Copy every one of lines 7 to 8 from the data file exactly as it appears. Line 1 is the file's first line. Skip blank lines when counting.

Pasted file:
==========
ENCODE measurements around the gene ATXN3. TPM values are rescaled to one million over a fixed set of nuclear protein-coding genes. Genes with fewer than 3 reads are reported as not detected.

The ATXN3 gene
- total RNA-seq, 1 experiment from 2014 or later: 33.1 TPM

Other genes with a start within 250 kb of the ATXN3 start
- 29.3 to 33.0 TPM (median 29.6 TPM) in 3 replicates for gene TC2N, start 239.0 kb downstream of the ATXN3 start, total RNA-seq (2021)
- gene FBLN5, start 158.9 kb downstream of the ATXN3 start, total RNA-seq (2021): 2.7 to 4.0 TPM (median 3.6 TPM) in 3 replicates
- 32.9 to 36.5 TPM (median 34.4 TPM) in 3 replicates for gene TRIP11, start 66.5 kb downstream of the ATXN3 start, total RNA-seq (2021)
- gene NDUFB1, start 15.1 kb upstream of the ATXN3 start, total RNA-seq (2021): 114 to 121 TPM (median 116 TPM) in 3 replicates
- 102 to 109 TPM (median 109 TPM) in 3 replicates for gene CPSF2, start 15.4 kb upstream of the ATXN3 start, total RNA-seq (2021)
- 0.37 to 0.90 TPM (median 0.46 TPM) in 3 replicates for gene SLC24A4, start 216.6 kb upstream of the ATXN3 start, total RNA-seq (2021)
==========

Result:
- 32.9 to 36.5 TPM (median 34.4 TPM) in 3 replicates for gene TRIP11, start 66.5 kb downstream of the ATXN3 start, total RNA-seq (2021)
- gene NDUFB1, start 15.1 kb upstream of the ATXN3 start, total RNA-seq (2021): 114 to 121 TPM (median 116 TPM) in 3 replicates